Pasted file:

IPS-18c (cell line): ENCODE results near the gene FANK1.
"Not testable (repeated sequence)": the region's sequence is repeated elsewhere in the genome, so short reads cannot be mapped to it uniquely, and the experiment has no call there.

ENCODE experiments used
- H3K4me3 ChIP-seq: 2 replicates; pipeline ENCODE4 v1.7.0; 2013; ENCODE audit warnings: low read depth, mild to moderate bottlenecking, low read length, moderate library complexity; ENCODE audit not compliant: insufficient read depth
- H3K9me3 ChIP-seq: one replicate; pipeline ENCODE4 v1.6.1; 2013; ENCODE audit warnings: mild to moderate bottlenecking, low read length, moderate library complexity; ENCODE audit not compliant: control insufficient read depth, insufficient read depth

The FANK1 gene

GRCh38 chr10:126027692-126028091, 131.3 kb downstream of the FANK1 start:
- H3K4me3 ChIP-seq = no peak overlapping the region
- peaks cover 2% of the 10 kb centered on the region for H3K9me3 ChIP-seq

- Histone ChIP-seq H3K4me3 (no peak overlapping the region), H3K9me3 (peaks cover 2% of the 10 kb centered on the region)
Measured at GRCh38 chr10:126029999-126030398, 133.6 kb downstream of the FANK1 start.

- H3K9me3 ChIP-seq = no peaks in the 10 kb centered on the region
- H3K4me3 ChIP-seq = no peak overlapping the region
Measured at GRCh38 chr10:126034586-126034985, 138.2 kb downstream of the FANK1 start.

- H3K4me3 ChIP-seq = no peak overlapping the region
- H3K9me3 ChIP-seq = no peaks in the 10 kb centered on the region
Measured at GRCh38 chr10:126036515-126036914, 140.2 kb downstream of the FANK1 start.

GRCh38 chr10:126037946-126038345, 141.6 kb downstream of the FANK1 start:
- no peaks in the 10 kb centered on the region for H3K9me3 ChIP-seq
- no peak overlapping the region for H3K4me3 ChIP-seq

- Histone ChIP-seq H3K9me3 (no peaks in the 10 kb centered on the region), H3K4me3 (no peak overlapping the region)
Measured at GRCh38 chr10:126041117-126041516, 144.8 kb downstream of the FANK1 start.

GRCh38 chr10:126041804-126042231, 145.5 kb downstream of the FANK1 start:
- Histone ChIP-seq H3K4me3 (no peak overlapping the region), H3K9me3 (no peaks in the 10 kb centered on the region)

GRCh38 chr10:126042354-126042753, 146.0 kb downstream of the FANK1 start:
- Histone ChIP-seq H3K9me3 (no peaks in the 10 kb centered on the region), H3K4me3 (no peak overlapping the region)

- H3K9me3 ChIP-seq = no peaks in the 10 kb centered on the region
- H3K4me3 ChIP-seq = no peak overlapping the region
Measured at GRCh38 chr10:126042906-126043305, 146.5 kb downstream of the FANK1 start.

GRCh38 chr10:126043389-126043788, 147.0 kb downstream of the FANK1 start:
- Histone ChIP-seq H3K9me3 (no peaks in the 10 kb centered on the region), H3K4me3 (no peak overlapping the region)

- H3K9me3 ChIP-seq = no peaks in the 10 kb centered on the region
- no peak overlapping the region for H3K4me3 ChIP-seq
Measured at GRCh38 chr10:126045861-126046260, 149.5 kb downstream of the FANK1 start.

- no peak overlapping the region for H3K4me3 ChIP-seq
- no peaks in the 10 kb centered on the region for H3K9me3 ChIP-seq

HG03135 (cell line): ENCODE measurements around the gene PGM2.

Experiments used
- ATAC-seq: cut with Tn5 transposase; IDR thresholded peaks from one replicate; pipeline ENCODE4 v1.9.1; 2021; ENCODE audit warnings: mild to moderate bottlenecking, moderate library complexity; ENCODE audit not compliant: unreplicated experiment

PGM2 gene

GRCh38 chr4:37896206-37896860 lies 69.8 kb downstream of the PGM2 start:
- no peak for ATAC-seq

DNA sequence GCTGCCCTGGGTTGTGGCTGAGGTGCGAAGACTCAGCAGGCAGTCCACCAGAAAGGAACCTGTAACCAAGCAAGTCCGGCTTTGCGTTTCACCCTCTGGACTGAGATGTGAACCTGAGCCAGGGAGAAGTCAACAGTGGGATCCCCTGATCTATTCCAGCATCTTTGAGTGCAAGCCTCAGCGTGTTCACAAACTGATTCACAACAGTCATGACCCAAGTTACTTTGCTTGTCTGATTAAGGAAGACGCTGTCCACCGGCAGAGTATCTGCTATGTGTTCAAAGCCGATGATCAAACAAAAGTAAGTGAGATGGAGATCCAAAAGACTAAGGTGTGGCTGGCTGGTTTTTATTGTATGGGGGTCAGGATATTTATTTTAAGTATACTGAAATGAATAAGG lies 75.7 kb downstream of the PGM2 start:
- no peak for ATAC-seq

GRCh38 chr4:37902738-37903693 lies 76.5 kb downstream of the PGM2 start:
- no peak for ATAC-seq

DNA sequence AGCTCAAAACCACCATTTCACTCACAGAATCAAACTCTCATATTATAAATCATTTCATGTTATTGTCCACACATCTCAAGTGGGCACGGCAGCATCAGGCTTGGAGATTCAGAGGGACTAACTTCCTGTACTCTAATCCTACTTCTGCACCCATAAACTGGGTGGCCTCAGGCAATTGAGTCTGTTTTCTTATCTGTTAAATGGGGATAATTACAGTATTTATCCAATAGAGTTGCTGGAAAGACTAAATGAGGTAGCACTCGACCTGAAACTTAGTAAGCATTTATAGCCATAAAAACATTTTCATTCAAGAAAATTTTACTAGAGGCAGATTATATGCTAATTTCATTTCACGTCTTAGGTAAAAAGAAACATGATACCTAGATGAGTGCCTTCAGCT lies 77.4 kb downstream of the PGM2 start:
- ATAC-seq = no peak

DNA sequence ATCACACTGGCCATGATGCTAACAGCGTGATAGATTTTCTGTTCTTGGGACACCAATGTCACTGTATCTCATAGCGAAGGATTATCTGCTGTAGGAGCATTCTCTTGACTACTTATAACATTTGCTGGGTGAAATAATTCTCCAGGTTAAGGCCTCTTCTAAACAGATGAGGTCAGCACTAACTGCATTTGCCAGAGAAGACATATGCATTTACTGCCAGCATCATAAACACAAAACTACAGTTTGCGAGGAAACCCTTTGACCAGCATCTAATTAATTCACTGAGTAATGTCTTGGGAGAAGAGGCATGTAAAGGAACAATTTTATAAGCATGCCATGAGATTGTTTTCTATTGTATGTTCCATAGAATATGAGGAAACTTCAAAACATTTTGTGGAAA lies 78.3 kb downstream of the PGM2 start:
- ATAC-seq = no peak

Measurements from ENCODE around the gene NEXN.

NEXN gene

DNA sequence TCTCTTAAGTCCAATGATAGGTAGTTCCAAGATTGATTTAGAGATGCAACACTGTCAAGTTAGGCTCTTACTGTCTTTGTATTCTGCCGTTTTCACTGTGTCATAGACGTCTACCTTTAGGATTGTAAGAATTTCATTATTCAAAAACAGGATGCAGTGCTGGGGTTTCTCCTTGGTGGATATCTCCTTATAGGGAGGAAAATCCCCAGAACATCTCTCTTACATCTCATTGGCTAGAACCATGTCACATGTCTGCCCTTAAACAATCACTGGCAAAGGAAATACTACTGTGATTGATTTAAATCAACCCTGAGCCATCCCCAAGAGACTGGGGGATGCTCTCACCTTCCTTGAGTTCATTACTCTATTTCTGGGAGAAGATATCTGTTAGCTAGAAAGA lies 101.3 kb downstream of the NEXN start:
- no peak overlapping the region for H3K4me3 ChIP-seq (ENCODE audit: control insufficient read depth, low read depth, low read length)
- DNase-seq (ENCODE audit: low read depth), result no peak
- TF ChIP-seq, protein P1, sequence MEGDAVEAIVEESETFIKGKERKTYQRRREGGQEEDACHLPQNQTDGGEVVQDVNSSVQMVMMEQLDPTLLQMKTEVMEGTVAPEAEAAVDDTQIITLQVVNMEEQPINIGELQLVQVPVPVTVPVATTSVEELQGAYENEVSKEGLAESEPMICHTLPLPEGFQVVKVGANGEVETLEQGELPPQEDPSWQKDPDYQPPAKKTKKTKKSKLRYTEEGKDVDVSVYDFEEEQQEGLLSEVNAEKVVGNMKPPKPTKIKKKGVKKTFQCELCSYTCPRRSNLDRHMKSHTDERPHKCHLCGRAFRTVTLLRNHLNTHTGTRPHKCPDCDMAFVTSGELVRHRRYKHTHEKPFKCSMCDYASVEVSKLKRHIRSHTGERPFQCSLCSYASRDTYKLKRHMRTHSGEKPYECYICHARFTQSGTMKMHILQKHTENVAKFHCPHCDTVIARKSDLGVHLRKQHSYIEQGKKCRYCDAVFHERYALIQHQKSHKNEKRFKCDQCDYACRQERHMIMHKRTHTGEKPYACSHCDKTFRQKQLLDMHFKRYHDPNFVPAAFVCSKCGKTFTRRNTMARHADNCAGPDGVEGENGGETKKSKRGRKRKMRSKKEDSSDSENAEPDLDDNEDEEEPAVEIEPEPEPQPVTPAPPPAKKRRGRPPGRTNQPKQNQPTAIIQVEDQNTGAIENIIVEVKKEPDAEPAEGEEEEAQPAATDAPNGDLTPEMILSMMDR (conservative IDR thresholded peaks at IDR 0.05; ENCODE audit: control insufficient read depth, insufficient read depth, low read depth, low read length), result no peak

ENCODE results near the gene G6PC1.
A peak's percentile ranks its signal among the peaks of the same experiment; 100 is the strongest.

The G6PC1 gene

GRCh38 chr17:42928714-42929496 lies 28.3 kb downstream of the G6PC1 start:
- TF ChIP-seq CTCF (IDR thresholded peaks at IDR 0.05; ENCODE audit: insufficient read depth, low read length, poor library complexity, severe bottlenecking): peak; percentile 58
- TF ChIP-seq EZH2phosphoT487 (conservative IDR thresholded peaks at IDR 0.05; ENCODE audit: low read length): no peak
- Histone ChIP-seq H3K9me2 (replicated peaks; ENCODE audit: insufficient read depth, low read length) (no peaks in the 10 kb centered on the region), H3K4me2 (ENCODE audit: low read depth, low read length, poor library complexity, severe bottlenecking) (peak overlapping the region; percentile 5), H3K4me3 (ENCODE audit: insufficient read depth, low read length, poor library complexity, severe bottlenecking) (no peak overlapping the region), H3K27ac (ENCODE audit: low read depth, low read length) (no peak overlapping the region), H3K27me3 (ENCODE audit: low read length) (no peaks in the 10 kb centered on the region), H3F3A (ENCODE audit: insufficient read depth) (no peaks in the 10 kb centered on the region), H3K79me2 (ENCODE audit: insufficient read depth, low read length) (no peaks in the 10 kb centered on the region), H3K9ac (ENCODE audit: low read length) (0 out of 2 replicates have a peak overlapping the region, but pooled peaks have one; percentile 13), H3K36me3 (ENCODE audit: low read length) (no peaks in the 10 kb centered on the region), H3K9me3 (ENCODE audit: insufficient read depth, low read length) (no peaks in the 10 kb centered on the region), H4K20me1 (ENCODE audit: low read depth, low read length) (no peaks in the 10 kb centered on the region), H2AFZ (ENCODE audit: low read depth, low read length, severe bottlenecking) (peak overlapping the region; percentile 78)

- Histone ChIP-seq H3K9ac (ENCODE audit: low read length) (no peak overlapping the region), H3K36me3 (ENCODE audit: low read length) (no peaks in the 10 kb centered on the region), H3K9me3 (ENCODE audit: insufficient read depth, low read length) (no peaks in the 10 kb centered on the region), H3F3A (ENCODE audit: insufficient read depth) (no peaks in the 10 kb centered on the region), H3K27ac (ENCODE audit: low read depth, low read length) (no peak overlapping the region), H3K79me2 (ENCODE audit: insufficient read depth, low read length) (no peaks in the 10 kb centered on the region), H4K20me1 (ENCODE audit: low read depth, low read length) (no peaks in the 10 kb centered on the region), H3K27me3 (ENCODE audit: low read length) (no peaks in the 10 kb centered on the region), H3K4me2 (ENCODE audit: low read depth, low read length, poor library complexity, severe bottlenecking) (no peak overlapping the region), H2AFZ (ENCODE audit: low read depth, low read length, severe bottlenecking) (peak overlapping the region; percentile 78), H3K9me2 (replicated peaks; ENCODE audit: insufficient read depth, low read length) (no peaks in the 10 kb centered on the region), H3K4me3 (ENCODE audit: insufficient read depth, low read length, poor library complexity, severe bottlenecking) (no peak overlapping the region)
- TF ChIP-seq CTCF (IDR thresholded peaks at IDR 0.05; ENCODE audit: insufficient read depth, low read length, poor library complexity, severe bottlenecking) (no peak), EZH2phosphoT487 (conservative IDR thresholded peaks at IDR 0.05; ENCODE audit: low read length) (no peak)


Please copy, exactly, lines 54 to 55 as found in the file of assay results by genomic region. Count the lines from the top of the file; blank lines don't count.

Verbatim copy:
- no peak overlapping the region for H3K4me3 ChIP-seq (ENCODE audit: control insufficient read depth, low read depth, low read length)
- DNase-seq (ENCODE audit: low read depth), result no peak